can eating insects save the world

Can Eating Insects Save The World?

can eating insects save the world

Last night I caught an interesting documentary on BBC4 – ‘Can Eating Insects Save The World?’ – and it provoked lots of interesting discussion in our house about eating insects.

Presenter Stefan Gates travels to Thailand and Cambodia, where the consumption of spiders (including tarantulas) and insects is not only commonplace, but often a delicacy which commands high prices.  Yet here in the West if insects are found in a restaurant it’s a call to Environmental Health department of the local council.

It is estimated that thee are 40 tonnes of insects to every human (which if you do the maths is an incomprehensible amount of insects!), yet billions of people on earth are starving and malnourished.  At the same time the farming of livestock for meat for the rich diverts thousands of tonnes of grain out of the food chain, further exacerbating global food inequalities .  Stefan asks if the solution is for everyone – the British included – to start eating insects too.

We personally thought that eating insects would be no different to eating prawns – both are arthropods – and are low in fat and full of protein making them healthy alternatives to meat.  Insects are less likely to be contaminated (as in the recent beef/horse meat scandal).  Insects also lay eggs in massive quantities, and have short breeding hatching and growing times – in the case of crickets it takes 45 days from egg to fully grown cricket – meaning it is possible to generate huge quantities of insects in very short timescales compared to livestock, in a much much smaller and less resource and labour intensive manner.

However, and it’s a big however,  like many I’m really not keen on spiders (after an unfortunate incident – I’ll spare you the details in case you’re squeamish!), and can’t imagine ever having the guts to give eating insects a go!

What do you think?  Should we as a nation get over our fears and start eating insects?  Would you personally eat insects?

gardening with kids

Gardening With Kids

gardening with kids
As the Easter holidays are nearly here, I thought I’d share a few fun activities to do with your family.  The first one of these is gardening with kids – a great cheap and easy activity that kids love. 

This Easter I have my fingers crossed for good weather.  You see, I’d really like to get out into the garden with my daughter and start growing some vegetables with her.  Although only a toddler, I believe that it’s never too early to start showing children where the food we eat comes from, and helping her to get a first grasp of biology in action.  I’m also desperately hoping that growing her own vegetables will help stave off that common hatred of anything vegetable based!

Although you don’t need any fancy gear to get out into the garden with your kids (in fact, the older the clothes the better!), some basic kid-sized hand tools (and gloves if you’re going to get them involved in weeding) are a must, as well as some seeds!

Here are a few things I have my eye on that would be great for gardening with kids:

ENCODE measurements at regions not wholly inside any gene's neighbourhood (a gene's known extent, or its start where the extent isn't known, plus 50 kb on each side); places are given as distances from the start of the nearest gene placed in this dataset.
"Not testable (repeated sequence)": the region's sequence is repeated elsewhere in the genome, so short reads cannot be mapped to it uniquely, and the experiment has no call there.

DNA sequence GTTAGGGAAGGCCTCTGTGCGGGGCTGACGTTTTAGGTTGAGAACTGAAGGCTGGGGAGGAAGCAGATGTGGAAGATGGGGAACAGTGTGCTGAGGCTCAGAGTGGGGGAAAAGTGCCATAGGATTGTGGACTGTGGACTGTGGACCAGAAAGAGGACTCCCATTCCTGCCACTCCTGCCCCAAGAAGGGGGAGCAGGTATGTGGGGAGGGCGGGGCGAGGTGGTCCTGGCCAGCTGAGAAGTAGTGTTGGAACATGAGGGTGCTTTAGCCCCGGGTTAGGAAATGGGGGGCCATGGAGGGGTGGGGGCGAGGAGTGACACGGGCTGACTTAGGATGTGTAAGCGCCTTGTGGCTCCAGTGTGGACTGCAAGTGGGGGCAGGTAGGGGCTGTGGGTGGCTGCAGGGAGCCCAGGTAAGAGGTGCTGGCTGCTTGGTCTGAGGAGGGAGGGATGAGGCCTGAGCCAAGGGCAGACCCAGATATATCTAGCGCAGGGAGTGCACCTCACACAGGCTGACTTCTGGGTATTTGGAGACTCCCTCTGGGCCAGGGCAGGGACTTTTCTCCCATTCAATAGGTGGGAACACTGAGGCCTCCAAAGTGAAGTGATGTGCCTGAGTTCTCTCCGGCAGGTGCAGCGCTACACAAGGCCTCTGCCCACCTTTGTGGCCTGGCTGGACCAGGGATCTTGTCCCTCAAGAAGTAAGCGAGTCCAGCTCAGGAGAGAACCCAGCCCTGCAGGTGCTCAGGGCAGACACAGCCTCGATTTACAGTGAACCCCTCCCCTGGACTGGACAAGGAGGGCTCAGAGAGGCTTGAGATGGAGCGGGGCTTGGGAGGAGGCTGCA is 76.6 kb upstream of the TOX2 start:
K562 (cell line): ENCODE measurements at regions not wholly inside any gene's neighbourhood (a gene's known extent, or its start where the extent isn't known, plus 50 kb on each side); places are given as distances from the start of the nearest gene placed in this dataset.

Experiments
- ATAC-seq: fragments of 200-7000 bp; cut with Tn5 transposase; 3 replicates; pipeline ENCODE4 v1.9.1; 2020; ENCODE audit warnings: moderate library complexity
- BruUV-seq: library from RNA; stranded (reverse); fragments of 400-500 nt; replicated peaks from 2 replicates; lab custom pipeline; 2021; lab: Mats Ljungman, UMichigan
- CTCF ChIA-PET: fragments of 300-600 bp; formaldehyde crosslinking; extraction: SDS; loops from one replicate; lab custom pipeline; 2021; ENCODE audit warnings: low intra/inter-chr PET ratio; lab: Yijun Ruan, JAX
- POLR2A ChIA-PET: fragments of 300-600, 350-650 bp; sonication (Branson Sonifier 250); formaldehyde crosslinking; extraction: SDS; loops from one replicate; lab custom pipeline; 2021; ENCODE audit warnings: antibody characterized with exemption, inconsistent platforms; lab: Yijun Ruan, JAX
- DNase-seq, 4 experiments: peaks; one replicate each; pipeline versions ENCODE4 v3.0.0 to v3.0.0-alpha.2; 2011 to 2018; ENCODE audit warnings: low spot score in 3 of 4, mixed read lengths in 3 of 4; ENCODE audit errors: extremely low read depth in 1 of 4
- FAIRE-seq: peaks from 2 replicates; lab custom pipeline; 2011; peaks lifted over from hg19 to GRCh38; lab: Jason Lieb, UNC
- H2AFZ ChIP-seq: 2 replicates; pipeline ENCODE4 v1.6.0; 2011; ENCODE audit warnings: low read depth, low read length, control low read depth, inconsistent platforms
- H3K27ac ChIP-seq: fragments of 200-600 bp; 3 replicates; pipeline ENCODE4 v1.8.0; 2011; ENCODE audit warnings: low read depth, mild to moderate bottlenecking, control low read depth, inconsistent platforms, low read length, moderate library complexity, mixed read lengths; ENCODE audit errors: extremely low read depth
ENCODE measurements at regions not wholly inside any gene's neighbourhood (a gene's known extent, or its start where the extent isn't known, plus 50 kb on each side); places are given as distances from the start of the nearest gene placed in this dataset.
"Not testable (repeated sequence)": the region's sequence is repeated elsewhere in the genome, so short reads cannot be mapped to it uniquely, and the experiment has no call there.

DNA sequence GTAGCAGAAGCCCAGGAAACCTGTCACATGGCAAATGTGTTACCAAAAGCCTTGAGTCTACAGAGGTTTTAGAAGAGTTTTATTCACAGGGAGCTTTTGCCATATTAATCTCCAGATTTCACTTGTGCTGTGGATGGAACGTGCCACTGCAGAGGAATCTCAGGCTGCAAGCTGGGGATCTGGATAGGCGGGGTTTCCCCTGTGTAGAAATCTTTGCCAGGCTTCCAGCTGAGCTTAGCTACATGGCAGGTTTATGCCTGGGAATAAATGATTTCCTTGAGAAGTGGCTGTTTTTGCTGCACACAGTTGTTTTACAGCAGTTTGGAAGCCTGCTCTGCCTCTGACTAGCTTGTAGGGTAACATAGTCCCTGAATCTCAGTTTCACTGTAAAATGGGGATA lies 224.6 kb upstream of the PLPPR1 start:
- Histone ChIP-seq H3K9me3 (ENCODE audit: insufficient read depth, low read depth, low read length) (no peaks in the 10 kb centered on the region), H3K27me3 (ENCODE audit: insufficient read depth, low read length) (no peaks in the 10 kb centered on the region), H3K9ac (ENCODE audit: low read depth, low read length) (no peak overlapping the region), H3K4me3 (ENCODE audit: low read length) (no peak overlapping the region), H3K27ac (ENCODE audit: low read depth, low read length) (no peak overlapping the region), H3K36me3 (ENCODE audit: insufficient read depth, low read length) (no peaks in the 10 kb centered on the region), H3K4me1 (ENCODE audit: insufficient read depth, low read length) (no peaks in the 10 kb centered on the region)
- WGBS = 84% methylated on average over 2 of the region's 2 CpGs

gardening with kids ideas
From clockwise:

Kids Trug (£9.95) – from What You Sow – Perfect for harvesting their bounty (or for weeding, if you can rope them in to that!).  Not an essential by any means, but really rather lovely.

Bug Hotel (affiliate link) (£15) – from John Lewis – A bug hotel attracts bees, ladybirds, lacewings and other minibeasts to your garden, helping to naturally eradicate any hungry aphids that might want to eat your precious vegetables, and also pollinate your vegetables too.  Children will adore looking for ladybirds and other minibeasts.  And top tip – if you don’t want to buy a bug hotel, you can also create your own bug hotel by leaving an area of the garden wild and unweeded, with logs and stones piled up.

Kids hand tools  – from What You Sow – great for small hands. Seeds – I’m a fan of growing easy vegetables like carrots and peas, and also flowers like sweet peas and sunflowers with kids.

Allotinabox have a nice selection of seeds or try your local garden centre.

Kids Gardening Gloves  (£5.95) – from What You Sow – to protect little hands from thorns and other garden nasties.

 

If you’re as keen as I am to get out in your garden and do some gardening with your kids this Easter then Netmums has some great tips on gardening with kids, and this guide from Grow Veg is also worth a read.

I plan on growing fast-sprouting veggies like lettuce, radishes and carrots, and the flowers I enjoyed growing the most as a kid –  sweet peas and sunflowers. I have some raised beds to make planting easy for my little’un, but you could also use tubs or trugs, or even just dedicate a small area of your garden for planting.

Even if you don’t have a garden, there are plenty of things you can grow in window boxes and on your windowsill.  Fresh herbs are quick, simple and cheap to grow – this is a nice post about growing herbs with kids.  Chili’s work well indoors, as do avocados (which are a lot of fun to watch growing), and there are always the old favourites like cress and mustard, which only take a few days and can be eaten in egg sandwiches or in salads.  I also heartily recommend growing snow pea shoots.

If you have any advice on gardening with kids, or other suggestions of what to grow then do let me know in the comment below!

Keep an eye out this coming week for some more children’s themed posts.